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Columbus Day Storm anniversary

Trees fell onto seven cabins and a house at R.W. Dimbat’s Cafe and cabins on Spirit Lake Highway near Toutle. No one was hurt, even though six of the cabins were occupied.

My husband, Lynn, was in the Air Force and stationed on the East Coast. I had major surgery, so our teenage children and I were staying with my folks in Portland. My father, Bill, a World War I vet, was in the Veterans Hospital on the hill. We went up to the hospital to bring him home and we hadn't heard all the alerts about the forthcoming storm.

On the way home we commented on the funny brown clouds that were in the sky. When we arrived home, the wind started blowing stronger. My daughter Marilynn was upstairs in her room. She came running down saying the neighbor’s shingles had just blown through her window and just missed her. Then, as we looked out the window, the neighbors fiberglass stationary window awning came flying toward our house. I ran out to catch it so that it wouldn't break the window. Our neighbor and I reached it at the same time. The tree across the street blew over. It was amazing at how slowly it went down.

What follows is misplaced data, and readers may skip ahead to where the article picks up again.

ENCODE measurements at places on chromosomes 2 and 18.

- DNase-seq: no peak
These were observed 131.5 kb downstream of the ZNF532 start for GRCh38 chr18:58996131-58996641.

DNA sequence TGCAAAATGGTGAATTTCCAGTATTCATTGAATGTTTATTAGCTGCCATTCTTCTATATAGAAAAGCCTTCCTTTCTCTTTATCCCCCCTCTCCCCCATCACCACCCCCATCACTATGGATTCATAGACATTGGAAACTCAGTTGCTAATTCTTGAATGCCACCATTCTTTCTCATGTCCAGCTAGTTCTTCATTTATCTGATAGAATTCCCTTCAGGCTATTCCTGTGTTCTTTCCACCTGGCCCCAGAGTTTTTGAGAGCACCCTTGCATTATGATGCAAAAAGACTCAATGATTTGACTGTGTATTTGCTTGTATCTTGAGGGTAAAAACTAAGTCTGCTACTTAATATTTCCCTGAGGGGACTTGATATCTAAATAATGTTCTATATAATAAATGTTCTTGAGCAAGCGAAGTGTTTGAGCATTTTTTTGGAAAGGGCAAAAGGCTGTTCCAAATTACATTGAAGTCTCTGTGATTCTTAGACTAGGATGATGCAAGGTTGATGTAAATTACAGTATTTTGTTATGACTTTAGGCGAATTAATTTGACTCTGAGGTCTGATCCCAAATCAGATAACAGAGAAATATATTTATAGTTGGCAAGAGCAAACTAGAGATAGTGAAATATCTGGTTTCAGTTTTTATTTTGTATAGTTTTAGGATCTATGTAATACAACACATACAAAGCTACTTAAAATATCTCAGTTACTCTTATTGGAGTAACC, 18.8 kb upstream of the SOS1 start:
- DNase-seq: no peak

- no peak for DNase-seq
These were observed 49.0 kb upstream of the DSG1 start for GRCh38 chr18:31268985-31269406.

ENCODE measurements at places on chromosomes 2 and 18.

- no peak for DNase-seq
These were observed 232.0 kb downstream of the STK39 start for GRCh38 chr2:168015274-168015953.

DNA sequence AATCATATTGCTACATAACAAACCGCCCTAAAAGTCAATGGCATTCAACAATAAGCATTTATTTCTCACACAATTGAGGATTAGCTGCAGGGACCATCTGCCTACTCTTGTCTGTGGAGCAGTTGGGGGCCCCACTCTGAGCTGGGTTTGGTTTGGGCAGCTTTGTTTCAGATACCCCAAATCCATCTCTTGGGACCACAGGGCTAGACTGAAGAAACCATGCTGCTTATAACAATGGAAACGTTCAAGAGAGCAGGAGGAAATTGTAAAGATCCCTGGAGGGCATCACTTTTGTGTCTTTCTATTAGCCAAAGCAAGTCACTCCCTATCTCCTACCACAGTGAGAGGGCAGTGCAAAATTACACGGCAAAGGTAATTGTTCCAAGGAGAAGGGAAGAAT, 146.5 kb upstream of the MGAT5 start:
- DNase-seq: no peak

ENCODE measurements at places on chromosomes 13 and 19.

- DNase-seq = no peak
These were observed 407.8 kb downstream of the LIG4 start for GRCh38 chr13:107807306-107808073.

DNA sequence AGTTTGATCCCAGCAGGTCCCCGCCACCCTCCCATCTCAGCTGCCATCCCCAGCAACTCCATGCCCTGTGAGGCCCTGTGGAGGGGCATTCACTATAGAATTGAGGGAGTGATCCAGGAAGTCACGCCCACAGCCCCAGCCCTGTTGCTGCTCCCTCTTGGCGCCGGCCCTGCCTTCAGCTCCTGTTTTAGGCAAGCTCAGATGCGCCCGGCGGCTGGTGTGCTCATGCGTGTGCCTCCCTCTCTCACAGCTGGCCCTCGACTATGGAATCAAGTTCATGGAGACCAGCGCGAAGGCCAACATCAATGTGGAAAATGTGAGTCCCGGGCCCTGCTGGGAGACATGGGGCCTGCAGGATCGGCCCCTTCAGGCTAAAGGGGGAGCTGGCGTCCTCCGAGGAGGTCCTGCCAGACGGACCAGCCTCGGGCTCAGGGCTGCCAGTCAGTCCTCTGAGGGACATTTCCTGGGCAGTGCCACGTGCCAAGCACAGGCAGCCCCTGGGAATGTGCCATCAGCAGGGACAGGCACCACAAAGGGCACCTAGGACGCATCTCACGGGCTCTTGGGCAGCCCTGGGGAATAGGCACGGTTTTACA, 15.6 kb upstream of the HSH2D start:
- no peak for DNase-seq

The electricity went off. We had a gas furnace, but didn't have heat due to the fan being run by electricity.

The thing that impressed me the most was that the whole West Side of Portland, clear out to the Alpenrose Dairy, Vermont Hills, in Portland was without water due to the main west side water pump in the city getting damaged during the storm. This outage lasted for several days.

— Ruby M. Hazen, Silver Lake

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